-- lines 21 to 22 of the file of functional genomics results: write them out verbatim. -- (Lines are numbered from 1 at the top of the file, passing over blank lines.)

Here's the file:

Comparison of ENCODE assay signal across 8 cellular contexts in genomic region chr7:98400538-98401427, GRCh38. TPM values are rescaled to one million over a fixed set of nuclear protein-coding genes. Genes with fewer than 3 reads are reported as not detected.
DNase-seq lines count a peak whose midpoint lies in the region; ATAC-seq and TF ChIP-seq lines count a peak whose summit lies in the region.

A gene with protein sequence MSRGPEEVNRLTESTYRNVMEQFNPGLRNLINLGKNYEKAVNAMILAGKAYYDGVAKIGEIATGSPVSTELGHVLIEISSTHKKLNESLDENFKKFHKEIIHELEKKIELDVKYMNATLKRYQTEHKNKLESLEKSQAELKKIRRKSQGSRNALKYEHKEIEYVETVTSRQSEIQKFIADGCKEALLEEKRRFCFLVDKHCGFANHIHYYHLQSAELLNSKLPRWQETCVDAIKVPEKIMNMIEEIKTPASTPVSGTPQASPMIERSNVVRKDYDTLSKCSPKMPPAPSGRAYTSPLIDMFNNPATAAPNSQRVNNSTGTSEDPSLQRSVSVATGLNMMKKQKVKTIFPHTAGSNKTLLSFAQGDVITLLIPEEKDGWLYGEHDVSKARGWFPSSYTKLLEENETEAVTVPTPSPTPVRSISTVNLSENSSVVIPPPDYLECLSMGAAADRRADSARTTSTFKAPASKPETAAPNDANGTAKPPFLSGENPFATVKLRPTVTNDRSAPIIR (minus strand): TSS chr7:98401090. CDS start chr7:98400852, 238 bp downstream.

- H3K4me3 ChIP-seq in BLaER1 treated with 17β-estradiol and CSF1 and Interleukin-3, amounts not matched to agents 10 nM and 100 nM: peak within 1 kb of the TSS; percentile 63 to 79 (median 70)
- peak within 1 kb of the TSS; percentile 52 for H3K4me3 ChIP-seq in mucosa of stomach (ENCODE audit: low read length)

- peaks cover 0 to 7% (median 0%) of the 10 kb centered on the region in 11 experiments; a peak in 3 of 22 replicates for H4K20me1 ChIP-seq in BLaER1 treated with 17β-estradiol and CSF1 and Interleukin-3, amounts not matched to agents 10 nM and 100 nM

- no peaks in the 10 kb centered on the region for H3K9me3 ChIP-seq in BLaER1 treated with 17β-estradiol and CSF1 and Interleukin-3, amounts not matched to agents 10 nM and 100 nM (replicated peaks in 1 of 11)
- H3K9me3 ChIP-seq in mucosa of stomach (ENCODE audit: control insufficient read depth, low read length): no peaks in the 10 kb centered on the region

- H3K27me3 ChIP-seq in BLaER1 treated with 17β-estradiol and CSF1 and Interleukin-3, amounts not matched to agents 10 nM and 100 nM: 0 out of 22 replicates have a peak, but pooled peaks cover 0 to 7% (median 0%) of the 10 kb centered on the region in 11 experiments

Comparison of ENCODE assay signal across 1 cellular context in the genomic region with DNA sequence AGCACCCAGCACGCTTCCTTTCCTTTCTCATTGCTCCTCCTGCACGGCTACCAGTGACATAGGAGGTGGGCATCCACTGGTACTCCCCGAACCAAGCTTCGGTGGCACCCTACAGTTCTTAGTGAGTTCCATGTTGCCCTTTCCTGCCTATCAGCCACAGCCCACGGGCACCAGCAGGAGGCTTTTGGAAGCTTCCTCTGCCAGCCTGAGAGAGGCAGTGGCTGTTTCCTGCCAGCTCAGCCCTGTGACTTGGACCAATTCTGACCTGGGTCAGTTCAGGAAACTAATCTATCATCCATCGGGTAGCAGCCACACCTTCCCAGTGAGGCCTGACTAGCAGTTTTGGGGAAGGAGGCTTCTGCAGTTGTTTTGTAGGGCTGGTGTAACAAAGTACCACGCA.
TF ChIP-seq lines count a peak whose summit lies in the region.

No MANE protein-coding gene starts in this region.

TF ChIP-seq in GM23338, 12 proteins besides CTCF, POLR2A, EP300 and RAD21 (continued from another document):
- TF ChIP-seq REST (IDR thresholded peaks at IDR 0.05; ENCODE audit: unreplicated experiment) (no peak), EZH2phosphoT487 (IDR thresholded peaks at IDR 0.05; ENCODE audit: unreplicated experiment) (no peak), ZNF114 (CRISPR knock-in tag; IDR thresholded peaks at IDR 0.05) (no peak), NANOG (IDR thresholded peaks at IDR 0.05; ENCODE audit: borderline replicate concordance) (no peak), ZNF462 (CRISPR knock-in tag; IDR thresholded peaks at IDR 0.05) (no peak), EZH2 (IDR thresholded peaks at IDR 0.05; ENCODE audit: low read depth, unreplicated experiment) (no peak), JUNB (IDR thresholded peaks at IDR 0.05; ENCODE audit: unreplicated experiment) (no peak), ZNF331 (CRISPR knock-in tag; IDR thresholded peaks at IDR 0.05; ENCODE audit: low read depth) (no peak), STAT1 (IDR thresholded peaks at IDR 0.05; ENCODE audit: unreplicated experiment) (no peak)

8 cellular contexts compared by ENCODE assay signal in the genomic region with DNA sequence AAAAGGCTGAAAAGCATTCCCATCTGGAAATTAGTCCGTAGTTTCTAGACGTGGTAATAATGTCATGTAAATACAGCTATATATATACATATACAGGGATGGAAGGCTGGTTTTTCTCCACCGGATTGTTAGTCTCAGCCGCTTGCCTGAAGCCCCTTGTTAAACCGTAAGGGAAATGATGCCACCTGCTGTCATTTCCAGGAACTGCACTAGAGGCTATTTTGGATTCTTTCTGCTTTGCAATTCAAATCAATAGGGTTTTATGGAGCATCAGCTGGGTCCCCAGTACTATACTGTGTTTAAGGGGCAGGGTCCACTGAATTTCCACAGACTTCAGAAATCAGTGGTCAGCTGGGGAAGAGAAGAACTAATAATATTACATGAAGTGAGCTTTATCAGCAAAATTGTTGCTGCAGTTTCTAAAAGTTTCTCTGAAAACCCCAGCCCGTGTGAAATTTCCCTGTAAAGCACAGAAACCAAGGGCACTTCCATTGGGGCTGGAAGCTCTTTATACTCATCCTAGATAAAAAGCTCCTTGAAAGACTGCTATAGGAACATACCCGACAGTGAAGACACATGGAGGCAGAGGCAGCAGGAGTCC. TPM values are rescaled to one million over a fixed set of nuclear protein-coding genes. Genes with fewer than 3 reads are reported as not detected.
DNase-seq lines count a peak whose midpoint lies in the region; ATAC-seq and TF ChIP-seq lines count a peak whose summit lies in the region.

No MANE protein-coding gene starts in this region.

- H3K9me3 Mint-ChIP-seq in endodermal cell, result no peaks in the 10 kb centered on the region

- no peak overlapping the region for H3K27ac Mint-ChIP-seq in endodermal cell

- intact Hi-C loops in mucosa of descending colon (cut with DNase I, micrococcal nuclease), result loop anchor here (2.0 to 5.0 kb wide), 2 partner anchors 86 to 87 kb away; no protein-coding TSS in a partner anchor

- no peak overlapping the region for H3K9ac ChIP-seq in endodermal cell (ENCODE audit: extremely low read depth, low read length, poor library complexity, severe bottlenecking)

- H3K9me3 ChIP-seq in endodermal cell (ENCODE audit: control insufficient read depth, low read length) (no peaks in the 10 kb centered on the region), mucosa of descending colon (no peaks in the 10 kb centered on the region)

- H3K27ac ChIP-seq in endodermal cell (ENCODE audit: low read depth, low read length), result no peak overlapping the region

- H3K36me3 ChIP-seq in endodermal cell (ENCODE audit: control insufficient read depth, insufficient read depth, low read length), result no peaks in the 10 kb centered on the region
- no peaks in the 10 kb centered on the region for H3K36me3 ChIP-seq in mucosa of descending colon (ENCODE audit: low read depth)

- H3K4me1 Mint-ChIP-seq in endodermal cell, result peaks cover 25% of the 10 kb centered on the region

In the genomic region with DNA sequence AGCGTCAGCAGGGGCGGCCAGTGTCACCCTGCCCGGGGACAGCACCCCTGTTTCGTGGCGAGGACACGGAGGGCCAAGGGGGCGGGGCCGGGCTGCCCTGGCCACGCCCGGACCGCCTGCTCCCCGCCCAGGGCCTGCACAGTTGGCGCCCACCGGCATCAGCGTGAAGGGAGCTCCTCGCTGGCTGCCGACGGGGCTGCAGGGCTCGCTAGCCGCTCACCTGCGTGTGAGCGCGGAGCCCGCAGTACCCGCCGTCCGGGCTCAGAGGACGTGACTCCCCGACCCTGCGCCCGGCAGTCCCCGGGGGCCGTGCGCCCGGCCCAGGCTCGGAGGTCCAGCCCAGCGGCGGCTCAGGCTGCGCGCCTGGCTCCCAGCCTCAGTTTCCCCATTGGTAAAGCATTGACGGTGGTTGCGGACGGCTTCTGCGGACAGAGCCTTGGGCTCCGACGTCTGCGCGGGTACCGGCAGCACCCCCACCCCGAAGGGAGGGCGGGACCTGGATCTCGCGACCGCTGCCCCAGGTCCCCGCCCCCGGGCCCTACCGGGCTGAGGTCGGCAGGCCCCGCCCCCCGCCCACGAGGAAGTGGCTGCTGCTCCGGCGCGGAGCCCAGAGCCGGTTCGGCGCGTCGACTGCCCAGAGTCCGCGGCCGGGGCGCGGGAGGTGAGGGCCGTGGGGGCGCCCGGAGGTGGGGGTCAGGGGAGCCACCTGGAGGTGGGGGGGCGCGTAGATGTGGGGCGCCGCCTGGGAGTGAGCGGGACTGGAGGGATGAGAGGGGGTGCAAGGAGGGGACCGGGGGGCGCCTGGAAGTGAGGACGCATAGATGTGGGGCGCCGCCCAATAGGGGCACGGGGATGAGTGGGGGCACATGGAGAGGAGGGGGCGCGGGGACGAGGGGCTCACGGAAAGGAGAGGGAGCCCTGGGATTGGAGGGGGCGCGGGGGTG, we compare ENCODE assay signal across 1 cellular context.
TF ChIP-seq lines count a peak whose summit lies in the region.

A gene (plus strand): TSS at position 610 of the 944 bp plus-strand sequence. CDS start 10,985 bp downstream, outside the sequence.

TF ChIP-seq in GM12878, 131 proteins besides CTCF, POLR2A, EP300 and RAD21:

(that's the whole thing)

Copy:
- no peak overlapping the region for H3K9ac ChIP-seq in endodermal cell (ENCODE audit: extremely low read depth, low read length, poor library complexity, severe bottlenecking)

- H3K9me3 ChIP-seq in endodermal cell (ENCODE audit: control insufficient read depth, low read length) (no peaks in the 10 kb centered on the region), mucosa of descending colon (no peaks in the 10 kb centered on the region)